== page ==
And you know it might have been a better plan to go out raising outside money give somebody 30 percent of the business or something for enough money to hire a couple of people to do all that stuff and have me just focus on the two value drivers of the firm which is to you know recruit the right clients. And to compound the money I mean those are the two value added parts of our business getting the money and company money. And those two parts of the profession pay very well as a result operations you know trading all the stuff is incredibly important as well and can be very value add and you need the right people in those those parts of the organization but without the clients and without the compounding you know those other functions are you know are moot because you don't have a firm sense of your clients to you because they know you and you speak to your number well we never sell our numbers which is a good thing. The numbers are good but we don't sell the numbers we sell people philosophy process and we do that because the numbers aren't always going to be there especially in a concentrated portfolio we have these disconnects where we're down the market's up. And so if people are focused on the numbers as sort of the lead hook that's what they're going to focus on all the time and that's what the conversations are going to be about every month or quarter that you know the numbers are working out for them. And so our best results with long term relationships and clients have been those that have bought into the people philosophy and process. And I sort of like.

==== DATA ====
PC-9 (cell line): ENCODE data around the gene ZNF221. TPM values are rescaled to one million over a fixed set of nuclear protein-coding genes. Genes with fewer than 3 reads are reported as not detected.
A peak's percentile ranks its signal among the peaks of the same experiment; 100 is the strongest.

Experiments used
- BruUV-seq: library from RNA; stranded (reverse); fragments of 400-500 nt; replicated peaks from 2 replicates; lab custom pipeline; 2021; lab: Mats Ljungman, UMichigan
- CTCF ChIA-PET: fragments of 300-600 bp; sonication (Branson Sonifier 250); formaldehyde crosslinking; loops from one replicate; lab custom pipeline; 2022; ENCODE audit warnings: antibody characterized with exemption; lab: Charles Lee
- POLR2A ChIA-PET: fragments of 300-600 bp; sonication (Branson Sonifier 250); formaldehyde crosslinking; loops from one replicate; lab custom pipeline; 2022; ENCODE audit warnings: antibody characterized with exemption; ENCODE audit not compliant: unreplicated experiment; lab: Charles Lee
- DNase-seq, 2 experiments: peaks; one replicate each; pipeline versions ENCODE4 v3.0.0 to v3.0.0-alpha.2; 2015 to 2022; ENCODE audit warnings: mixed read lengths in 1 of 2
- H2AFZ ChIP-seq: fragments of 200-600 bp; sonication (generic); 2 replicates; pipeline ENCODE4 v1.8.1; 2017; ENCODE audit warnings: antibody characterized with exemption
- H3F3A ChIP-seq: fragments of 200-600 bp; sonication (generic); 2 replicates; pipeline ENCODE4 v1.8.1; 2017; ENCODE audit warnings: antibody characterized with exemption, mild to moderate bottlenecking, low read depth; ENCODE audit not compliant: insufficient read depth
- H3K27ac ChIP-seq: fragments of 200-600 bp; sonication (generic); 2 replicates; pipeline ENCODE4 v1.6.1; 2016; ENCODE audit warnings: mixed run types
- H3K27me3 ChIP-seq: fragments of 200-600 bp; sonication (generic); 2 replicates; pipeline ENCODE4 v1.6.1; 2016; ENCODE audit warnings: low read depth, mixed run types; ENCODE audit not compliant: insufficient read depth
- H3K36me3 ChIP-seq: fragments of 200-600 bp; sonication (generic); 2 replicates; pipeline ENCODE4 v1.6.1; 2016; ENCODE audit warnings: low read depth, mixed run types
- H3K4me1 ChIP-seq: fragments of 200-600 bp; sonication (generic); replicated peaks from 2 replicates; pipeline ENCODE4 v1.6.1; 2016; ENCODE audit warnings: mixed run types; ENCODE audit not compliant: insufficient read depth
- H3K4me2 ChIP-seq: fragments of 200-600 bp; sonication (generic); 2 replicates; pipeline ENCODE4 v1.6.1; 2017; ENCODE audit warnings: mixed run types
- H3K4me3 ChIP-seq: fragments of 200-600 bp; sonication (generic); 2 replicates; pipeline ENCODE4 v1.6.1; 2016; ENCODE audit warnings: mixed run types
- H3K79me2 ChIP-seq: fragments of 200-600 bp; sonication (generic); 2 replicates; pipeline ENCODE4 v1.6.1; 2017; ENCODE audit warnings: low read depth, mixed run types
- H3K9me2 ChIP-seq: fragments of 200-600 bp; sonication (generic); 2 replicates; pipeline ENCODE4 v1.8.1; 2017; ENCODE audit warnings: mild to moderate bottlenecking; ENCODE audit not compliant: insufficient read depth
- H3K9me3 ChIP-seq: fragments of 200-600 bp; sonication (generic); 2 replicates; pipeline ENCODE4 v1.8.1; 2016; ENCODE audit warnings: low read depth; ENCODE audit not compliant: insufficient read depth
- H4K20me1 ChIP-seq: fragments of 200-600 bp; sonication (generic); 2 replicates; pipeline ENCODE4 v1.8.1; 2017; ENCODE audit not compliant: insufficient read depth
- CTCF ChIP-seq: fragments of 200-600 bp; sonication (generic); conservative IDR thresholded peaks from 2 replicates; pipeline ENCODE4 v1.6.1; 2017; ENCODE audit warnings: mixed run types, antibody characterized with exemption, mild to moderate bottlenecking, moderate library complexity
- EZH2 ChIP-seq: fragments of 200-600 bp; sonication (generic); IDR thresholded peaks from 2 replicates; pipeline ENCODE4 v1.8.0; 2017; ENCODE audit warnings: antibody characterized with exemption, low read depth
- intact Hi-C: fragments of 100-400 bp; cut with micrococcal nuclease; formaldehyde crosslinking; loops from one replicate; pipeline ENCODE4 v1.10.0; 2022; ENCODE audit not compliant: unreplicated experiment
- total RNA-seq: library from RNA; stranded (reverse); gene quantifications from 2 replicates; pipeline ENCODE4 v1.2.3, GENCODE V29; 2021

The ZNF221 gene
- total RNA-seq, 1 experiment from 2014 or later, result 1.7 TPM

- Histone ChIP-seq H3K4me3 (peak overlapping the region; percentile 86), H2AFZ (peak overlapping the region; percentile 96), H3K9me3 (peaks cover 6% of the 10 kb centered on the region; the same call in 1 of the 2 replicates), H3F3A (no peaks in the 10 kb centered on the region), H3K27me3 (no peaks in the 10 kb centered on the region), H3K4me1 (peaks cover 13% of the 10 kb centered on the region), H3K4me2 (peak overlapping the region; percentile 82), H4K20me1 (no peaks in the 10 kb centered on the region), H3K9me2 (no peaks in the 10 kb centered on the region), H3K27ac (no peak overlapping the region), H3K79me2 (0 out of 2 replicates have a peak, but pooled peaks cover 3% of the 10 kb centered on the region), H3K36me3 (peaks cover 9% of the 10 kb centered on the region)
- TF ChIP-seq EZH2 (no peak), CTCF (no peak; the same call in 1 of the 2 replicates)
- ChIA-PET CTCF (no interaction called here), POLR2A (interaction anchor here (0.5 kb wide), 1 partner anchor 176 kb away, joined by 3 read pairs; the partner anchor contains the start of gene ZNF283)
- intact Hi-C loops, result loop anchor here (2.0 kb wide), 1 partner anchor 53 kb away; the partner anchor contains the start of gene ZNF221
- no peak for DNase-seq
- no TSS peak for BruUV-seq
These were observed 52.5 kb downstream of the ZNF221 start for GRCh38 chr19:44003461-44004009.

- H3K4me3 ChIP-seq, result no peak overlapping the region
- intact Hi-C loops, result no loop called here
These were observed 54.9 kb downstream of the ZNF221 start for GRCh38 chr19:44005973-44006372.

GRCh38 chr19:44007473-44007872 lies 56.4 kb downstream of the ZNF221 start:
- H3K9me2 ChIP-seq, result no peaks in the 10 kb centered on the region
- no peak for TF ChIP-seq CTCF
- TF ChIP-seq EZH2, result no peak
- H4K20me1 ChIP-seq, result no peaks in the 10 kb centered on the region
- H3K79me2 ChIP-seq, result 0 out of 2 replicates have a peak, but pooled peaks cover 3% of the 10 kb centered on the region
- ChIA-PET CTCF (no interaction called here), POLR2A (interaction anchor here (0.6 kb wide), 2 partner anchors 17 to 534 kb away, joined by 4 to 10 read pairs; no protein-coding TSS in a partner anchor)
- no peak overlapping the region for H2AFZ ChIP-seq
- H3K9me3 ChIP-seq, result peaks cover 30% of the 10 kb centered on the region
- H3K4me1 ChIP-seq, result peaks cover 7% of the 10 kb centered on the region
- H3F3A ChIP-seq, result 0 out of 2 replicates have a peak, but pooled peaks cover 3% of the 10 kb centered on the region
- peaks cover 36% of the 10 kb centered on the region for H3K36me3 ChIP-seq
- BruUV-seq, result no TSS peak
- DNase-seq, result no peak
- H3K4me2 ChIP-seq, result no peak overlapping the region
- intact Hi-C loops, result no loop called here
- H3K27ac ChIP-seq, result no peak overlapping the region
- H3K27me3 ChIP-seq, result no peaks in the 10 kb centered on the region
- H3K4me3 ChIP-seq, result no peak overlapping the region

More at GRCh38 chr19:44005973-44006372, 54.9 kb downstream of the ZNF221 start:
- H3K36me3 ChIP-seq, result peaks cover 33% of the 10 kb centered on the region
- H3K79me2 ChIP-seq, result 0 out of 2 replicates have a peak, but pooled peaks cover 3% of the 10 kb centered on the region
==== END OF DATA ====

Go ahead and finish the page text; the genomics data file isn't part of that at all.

I'm a college football fan because I'm from Nebraska but you know I sort of liken it to just pay attention to the blocking and tackling and the formations and you know the reps at practice and you know the score should take care of itself. And so rather than just assessing the football program that just puts up the most touchdowns it's like let's let's actually tear the program apart and see who's the most disciplined about practice who does the best recruiting who does that. I think analysis of an investment manager should be similar in the same way that we actually look at companies. It's not just rank ordering on return on capital or whatever the primary determinant of compounding is it's who is running this business. What's its competitive advantage what's the structure it's tearing it apart piece by piece and investing in the people and the philosophy strategy process etc.. So direct answer to a question is I'm sure there are some clients especially the early ones that are like hey I invested with Brian. He's got my money and whatever but what they perhaps failed to realize is there's a big team and it's the process that's producing the results and you know they're guys at my firm and women in my firm that are much much smarter than me and that are executing this process all day long. You know I've helped to create the ecosystem for this to survive thrive and evolve. But you know in general like the hard work is being done at various levels of the organization within a process that's producing the results chirp yeah you worry maybe I follow like a bunch of those into it guys and Twitter it's more for comedy than for yeah it's more for comedy than for information. But it's you know exactly. I like the Patrick dishonesties podcast. The investors feel God.